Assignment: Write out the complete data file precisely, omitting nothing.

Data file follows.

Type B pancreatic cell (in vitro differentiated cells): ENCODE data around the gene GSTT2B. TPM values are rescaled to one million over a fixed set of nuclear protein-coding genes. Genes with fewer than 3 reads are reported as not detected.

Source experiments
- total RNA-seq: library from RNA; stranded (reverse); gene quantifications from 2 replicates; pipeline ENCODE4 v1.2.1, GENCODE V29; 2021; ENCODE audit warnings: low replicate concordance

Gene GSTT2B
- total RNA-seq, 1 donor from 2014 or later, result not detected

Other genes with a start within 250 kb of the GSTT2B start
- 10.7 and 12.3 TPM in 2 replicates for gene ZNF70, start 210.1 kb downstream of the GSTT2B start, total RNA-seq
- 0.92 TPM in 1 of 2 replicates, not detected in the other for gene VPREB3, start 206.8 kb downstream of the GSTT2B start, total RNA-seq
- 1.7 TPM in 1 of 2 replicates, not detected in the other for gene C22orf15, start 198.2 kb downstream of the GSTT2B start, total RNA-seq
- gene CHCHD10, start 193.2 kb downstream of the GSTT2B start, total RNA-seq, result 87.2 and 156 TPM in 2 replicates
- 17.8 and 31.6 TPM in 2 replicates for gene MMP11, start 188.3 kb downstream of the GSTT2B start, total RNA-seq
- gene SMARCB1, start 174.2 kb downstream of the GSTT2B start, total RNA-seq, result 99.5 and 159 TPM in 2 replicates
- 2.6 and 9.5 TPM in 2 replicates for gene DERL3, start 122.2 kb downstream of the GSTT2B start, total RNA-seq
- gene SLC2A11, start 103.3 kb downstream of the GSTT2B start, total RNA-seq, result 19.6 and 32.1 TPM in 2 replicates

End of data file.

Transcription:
Type B pancreatic cell (in vitro differentiated cells): ENCODE data around the gene GSTT2B. TPM values are rescaled to one million over a fixed set of nuclear protein-coding genes. Genes with fewer than 3 reads are reported as not detected.

Source experiments
- total RNA-seq: library from RNA; stranded (reverse); gene quantifications from 2 replicates; pipeline ENCODE4 v1.2.1, GENCODE V29; 2021; ENCODE audit warnings: low replicate concordance

Gene GSTT2B
- total RNA-seq, 1 donor from 2014 or later, result not detected

Other genes with a start within 250 kb of the GSTT2B start
- 10.7 and 12.3 TPM in 2 replicates for gene ZNF70, start 210.1 kb downstream of the GSTT2B start, total RNA-seq
- 0.92 TPM in 1 of 2 replicates, not detected in the other for gene VPREB3, start 206.8 kb downstream of the GSTT2B start, total RNA-seq
- 1.7 TPM in 1 of 2 replicates, not detected in the other for gene C22orf15, start 198.2 kb downstream of the GSTT2B start, total RNA-seq
- gene CHCHD10, start 193.2 kb downstream of the GSTT2B start, total RNA-seq, result 87.2 and 156 TPM in 2 replicates
- 17.8 and 31.6 TPM in 2 replicates for gene MMP11, start 188.3 kb downstream of the GSTT2B start, total RNA-seq
- gene SMARCB1, start 174.2 kb downstream of the GSTT2B start, total RNA-seq, result 99.5 and 159 TPM in 2 replicates
- 2.6 and 9.5 TPM in 2 replicates for gene DERL3, start 122.2 kb downstream of the GSTT2B start, total RNA-seq
- gene SLC2A11, start 103.3 kb downstream of the GSTT2B start, total RNA-seq, result 19.6 and 32.1 TPM in 2 replicates